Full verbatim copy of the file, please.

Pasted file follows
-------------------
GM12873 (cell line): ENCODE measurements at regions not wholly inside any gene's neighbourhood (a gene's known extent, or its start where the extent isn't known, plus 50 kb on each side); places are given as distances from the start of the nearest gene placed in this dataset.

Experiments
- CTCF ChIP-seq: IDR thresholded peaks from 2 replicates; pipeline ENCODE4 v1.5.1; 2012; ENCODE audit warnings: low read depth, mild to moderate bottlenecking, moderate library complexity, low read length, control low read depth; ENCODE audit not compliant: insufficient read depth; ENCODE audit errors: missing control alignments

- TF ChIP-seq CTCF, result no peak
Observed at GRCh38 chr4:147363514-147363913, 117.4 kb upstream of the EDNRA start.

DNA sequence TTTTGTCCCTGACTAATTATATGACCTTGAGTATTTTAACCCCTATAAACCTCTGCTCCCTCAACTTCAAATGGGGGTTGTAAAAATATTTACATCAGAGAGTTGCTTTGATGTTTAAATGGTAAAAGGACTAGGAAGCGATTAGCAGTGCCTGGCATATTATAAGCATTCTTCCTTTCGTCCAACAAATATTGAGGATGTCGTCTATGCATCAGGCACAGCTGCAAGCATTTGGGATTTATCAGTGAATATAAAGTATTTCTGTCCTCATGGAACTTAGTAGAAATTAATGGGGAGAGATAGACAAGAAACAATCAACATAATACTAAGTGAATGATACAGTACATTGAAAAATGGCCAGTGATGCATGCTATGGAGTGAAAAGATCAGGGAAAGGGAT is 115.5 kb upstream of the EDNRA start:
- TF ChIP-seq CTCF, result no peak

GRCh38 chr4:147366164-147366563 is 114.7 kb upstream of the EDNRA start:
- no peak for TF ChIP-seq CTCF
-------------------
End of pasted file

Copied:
GM12873 (cell line): ENCODE measurements at regions not wholly inside any gene's neighbourhood (a gene's known extent, or its start where the extent isn't known, plus 50 kb on each side); places are given as distances from the start of the nearest gene placed in this dataset.

Experiments
- CTCF ChIP-seq: IDR thresholded peaks from 2 replicates; pipeline ENCODE4 v1.5.1; 2012; ENCODE audit warnings: low read depth, mild to moderate bottlenecking, moderate library complexity, low read length, control low read depth; ENCODE audit not compliant: insufficient read depth; ENCODE audit errors: missing control alignments

- TF ChIP-seq CTCF, result no peak
Observed at GRCh38 chr4:147363514-147363913, 117.4 kb upstream of the EDNRA start.

DNA sequence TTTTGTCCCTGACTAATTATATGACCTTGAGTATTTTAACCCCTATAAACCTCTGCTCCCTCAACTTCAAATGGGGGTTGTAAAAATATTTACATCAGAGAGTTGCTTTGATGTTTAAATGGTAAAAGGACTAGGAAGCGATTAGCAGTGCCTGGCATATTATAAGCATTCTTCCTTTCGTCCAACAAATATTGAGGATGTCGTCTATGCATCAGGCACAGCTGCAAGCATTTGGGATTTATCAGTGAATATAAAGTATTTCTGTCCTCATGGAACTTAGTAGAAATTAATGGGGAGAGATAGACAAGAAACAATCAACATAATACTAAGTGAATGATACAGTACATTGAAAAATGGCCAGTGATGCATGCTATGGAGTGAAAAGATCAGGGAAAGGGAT is 115.5 kb upstream of the EDNRA start:
- TF ChIP-seq CTCF, result no peak

GRCh38 chr4:147366164-147366563 is 114.7 kb upstream of the EDNRA start:
- no peak for TF ChIP-seq CTCF